ICTJ Program Report: Interview with Paul Seils


The ICTJ Program Report is a new online feature that presents ICTJ’s work and impact around the globe. Through monthly in-depth interviews with our experts, the ICTJ Program Report will offer a view of ICTJ’s work on reparations, criminal justice, truth and memory, and other transitional justice developments in countries where we work.

To launch the series, we speak with Paul Seils, ICTJ’s vice president and the head of our Program Office. From Burma to Tunisia, Colombia to Uganda, we explore pressing issues facing societies in transition and ICTJ contributions in these contexts. Seils discusses important developments that have impacted the field and ICTJ’s work in the past year, and reflects on the evolving understanding of transitional justice among decision and opinion makers in today’s world. We examine the prospects and risks for accountability efforts in the Middle East and North Africa, Latin America, Africa and Asia, as well as advances made by our thematic programs as they face opportunities and challenges in the coming year.

We hope this new feature further illuminates the work of ICTJ and transitional justice issues in today’s world. We welcome your comments and feedback: please write to communications@ictj.org, or connect with us on our Facebook page and Twitter feed.

Mr. Seils, in a recent New York Times report on the legacy of atrocities committed in Afghanistan, the author referred to “experts in what is called transitional justice.” This description illustrates how the media still struggles to fully grasp transitional justice and its benefits to societies facing legacies of massive human rights abuse. Is this the case with decision makers in governments and other relevant actors? Do we still have to explain why transitional justice is worth pursuing?

Yes. We need still to explain transitional justice and its benefits. One reason for this is because transitional justice is complex, simply put. It’s not straightforward. It’s not like advocating against the use of landmines or for basic accountability. It’s more complex than that; the term itself makes it more complex, to begin with.

The second reason is that our counterparts change all the time. And even for the people that we’ve been working with for years – at embassies, the UN - it’s still relatively obvious that transitional justice isn’t their main focus. They have a grasp of some aspects of it, but they frequently need to have some kind of assistance to explain issues we work with. A classic assumption is that transitional justice is an alternative to criminal justice, as opposed to a strategic understanding of criminal justice as a part of transitional justice and accountability mechanisms.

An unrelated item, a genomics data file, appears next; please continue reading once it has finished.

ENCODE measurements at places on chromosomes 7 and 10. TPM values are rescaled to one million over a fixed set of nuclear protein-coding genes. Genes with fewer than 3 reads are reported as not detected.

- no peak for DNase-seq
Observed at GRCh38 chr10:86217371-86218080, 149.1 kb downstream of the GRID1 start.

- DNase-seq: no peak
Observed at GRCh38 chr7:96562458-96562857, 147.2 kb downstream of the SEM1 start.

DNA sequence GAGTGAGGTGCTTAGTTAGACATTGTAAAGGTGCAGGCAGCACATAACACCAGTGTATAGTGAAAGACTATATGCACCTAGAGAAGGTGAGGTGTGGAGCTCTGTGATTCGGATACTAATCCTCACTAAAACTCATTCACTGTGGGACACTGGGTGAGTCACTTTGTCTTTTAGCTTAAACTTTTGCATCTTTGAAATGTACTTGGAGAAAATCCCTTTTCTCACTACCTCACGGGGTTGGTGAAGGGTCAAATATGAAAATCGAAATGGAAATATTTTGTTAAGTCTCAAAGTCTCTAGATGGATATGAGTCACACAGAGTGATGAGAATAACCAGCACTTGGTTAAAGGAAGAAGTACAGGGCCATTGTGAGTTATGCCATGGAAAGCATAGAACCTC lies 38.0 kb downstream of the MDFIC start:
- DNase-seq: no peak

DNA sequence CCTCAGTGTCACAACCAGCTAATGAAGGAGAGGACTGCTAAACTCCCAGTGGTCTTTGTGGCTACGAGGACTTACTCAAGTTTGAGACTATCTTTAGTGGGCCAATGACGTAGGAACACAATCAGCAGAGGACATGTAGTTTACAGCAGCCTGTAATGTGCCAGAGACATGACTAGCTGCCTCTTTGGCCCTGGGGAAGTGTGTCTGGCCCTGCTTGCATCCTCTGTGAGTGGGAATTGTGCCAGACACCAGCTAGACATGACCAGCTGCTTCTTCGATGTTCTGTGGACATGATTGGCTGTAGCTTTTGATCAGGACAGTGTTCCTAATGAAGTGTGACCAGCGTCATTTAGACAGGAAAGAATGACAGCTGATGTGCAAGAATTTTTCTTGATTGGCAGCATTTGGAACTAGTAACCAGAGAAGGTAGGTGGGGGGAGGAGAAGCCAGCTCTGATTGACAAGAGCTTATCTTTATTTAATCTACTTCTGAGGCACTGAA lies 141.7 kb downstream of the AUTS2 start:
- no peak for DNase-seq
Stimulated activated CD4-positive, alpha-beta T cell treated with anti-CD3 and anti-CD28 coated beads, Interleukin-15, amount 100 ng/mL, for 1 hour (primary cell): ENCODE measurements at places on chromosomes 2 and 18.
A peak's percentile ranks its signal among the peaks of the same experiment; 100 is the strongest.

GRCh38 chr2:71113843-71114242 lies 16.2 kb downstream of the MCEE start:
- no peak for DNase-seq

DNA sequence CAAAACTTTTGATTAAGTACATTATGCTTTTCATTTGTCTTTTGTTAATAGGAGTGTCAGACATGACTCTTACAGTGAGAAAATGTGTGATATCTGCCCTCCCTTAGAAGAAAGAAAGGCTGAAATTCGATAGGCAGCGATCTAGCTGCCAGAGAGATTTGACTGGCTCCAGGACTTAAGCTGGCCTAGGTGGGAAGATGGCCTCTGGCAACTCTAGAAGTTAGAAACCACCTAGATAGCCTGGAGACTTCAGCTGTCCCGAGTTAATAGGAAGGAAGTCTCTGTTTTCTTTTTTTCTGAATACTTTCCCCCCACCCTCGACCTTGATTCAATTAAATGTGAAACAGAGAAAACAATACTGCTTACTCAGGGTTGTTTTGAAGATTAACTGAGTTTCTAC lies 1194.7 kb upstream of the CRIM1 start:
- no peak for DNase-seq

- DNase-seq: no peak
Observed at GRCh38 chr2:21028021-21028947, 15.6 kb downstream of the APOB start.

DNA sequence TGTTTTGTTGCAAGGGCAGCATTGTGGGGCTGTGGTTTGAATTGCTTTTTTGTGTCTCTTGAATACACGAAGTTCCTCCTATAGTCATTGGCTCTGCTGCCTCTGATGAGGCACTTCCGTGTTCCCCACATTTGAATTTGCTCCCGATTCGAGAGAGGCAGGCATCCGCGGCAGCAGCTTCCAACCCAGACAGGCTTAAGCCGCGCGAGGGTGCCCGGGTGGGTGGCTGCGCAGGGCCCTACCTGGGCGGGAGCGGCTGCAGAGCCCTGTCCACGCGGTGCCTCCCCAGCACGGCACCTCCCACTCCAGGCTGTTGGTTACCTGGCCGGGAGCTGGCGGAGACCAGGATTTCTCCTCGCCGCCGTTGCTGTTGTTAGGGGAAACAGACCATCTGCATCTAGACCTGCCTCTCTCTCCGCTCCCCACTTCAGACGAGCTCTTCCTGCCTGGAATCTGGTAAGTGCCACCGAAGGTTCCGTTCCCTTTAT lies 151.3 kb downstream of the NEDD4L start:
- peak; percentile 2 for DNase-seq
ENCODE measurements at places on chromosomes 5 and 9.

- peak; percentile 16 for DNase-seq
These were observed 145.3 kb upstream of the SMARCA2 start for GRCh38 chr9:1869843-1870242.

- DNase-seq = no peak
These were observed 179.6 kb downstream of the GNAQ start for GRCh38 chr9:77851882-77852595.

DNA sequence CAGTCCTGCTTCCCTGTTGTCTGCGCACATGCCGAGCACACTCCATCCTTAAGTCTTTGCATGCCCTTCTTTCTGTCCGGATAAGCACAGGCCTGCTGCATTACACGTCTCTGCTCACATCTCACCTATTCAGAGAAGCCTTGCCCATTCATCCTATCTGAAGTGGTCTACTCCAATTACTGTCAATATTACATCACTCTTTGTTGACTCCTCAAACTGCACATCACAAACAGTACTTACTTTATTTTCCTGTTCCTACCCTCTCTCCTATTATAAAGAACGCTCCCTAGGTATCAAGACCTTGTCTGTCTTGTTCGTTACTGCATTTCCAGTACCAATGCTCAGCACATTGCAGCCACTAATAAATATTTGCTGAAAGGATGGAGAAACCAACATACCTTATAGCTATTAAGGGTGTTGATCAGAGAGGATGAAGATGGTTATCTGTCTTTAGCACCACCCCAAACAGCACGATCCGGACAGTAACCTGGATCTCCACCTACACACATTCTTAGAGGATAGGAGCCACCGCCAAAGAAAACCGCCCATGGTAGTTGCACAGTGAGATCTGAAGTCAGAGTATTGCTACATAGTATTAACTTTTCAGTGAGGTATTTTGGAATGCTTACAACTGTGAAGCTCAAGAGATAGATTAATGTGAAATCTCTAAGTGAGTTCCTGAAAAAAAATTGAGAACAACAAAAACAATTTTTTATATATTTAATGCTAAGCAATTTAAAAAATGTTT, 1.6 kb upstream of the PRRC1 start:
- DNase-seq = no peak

What other myths about transitional justice that persist among policymakers and the media?

One is the constant assumption that transitional justice is a repetition of the South African experience. And almost inevitably linked to that is the myth that transitional justice is about substituting conventional accountability mechanisms for truth and reconciliation approaches. I think there’s still a fairly massive gap- both normatively and practically- in the issue of institutional reform. There are very few experiences where we can really point to effective, clear approaches to institutional reform. And when we talk about the importance of civic trust, we have to be careful not to give the impression that transitional justice is a magic recipe for creating peaceful democracies and building the entire necessary infrastructure that a functioning democracy will emerge from.

Accountability does not automatically create the framework for democracy, but it is a necessary start
    I think our goals have to be much more focused, and we have to be careful in making it clear how much in the foothills we really are as we do this work. Accountability does not automatically create the necessary framework for a functioning democracy, but it is a necessary, crucial start.

Do you think more codification, formal mechanisms, or documents are needed in order to define the field in order to have policymakers understand it better?

No, almost certainly not. ICTJ has worked in around 40 countries in the past 10 years –and the issue is rarely just about a normative or procedural clarity. It is frequently about the basic understanding of how to achieve accountability with the instruments you’ve already got.

We worked in many countries where the criminal codes wouldn't give you the exact same framework on the motive, liability, or responsibility that you might find in the Rome Statute. But the truth is that nine times out of ten you don’t need it. There is probably something in the code that is sufficient to prosecute massive human rights violations and international crimes. So you don’t have to create a new amendment to the criminal code, even if you could do it due to issues of retroactivity.

The same is true for truth commissions. We have debates whether it should only be done by legislation or by presidential decree, and people have different opinions. But the truth is that some that have been done by decree were successful, although there are always issues around that. So, I don’t think the issues tend to be around documentation and codification. In my experience, the issue is more about the will to find ways of implementing what already exists.